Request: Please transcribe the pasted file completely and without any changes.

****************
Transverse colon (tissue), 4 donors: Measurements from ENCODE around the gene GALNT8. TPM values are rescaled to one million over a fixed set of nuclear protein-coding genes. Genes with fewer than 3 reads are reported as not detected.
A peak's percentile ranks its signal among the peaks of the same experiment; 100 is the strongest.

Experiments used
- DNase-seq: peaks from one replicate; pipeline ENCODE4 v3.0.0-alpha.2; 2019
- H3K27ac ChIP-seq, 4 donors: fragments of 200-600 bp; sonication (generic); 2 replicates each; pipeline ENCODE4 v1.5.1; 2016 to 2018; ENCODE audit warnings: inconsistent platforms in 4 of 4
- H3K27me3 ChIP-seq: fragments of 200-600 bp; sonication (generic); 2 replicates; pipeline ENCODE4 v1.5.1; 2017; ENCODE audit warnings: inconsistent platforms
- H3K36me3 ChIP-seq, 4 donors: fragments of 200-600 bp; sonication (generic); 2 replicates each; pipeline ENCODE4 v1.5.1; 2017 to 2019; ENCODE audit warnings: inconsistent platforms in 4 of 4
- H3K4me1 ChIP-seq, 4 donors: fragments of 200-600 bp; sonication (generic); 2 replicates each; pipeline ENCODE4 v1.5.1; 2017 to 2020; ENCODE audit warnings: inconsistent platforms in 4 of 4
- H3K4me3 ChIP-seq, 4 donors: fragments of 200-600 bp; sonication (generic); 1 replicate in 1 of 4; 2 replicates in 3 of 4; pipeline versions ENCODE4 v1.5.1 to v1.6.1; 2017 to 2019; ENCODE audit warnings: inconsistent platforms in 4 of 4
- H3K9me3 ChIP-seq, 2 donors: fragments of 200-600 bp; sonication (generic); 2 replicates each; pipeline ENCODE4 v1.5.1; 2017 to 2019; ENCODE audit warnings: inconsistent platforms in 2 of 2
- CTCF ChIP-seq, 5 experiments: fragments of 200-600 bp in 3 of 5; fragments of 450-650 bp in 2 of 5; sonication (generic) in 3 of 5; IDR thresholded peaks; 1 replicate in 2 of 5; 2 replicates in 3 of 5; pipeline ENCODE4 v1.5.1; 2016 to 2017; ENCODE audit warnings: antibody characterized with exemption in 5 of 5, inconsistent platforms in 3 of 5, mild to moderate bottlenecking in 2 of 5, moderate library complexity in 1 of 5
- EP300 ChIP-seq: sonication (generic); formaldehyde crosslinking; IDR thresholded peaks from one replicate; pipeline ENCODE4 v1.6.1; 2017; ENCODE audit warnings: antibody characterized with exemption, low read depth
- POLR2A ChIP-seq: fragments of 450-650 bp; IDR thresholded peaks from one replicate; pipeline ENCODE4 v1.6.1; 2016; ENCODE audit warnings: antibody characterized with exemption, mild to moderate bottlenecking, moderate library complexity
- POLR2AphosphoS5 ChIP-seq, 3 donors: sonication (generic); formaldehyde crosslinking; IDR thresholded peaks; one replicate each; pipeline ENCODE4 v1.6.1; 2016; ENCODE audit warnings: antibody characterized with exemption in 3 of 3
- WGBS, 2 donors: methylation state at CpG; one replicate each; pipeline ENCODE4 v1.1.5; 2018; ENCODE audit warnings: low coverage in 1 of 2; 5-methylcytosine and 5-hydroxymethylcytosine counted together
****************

Transverse colon (tissue), 4 donors: Measurements from ENCODE around the gene GALNT8. TPM values are rescaled to one million over a fixed set of nuclear protein-coding genes. Genes with fewer than 3 reads are reported as not detected.
A peak's percentile ranks its signal among the peaks of the same experiment; 100 is the strongest.

Experiments used
- DNase-seq: peaks from one replicate; pipeline ENCODE4 v3.0.0-alpha.2; 2019
- H3K27ac ChIP-seq, 4 donors: fragments of 200-600 bp; sonication (generic); 2 replicates each; pipeline ENCODE4 v1.5.1; 2016 to 2018; ENCODE audit warnings: inconsistent platforms in 4 of 4
- H3K27me3 ChIP-seq: fragments of 200-600 bp; sonication (generic); 2 replicates; pipeline ENCODE4 v1.5.1; 2017; ENCODE audit warnings: inconsistent platforms
- H3K36me3 ChIP-seq, 4 donors: fragments of 200-600 bp; sonication (generic); 2 replicates each; pipeline ENCODE4 v1.5.1; 2017 to 2019; ENCODE audit warnings: inconsistent platforms in 4 of 4
- H3K4me1 ChIP-seq, 4 donors: fragments of 200-600 bp; sonication (generic); 2 replicates each; pipeline ENCODE4 v1.5.1; 2017 to 2020; ENCODE audit warnings: inconsistent platforms in 4 of 4
- H3K4me3 ChIP-seq, 4 donors: fragments of 200-600 bp; sonication (generic); 1 replicate in 1 of 4; 2 replicates in 3 of 4; pipeline versions ENCODE4 v1.5.1 to v1.6.1; 2017 to 2019; ENCODE audit warnings: inconsistent platforms in 4 of 4
- H3K9me3 ChIP-seq, 2 donors: fragments of 200-600 bp; sonication (generic); 2 replicates each; pipeline ENCODE4 v1.5.1; 2017 to 2019; ENCODE audit warnings: inconsistent platforms in 2 of 2
- CTCF ChIP-seq, 5 experiments: fragments of 200-600 bp in 3 of 5; fragments of 450-650 bp in 2 of 5; sonication (generic) in 3 of 5; IDR thresholded peaks; 1 replicate in 2 of 5; 2 replicates in 3 of 5; pipeline ENCODE4 v1.5.1; 2016 to 2017; ENCODE audit warnings: antibody characterized with exemption in 5 of 5, inconsistent platforms in 3 of 5, mild to moderate bottlenecking in 2 of 5, moderate library complexity in 1 of 5
- EP300 ChIP-seq: sonication (generic); formaldehyde crosslinking; IDR thresholded peaks from one replicate; pipeline ENCODE4 v1.6.1; 2017; ENCODE audit warnings: antibody characterized with exemption, low read depth
- POLR2A ChIP-seq: fragments of 450-650 bp; IDR thresholded peaks from one replicate; pipeline ENCODE4 v1.6.1; 2016; ENCODE audit warnings: antibody characterized with exemption, mild to moderate bottlenecking, moderate library complexity
- POLR2AphosphoS5 ChIP-seq, 3 donors: sonication (generic); formaldehyde crosslinking; IDR thresholded peaks; one replicate each; pipeline ENCODE4 v1.6.1; 2016; ENCODE audit warnings: antibody characterized with exemption in 3 of 3
- WGBS, 2 donors: methylation state at CpG; one replicate each; pipeline ENCODE4 v1.1.5; 2018; ENCODE audit warnings: low coverage in 1 of 2; 5-methylcytosine and 5-hydroxymethylcytosine counted together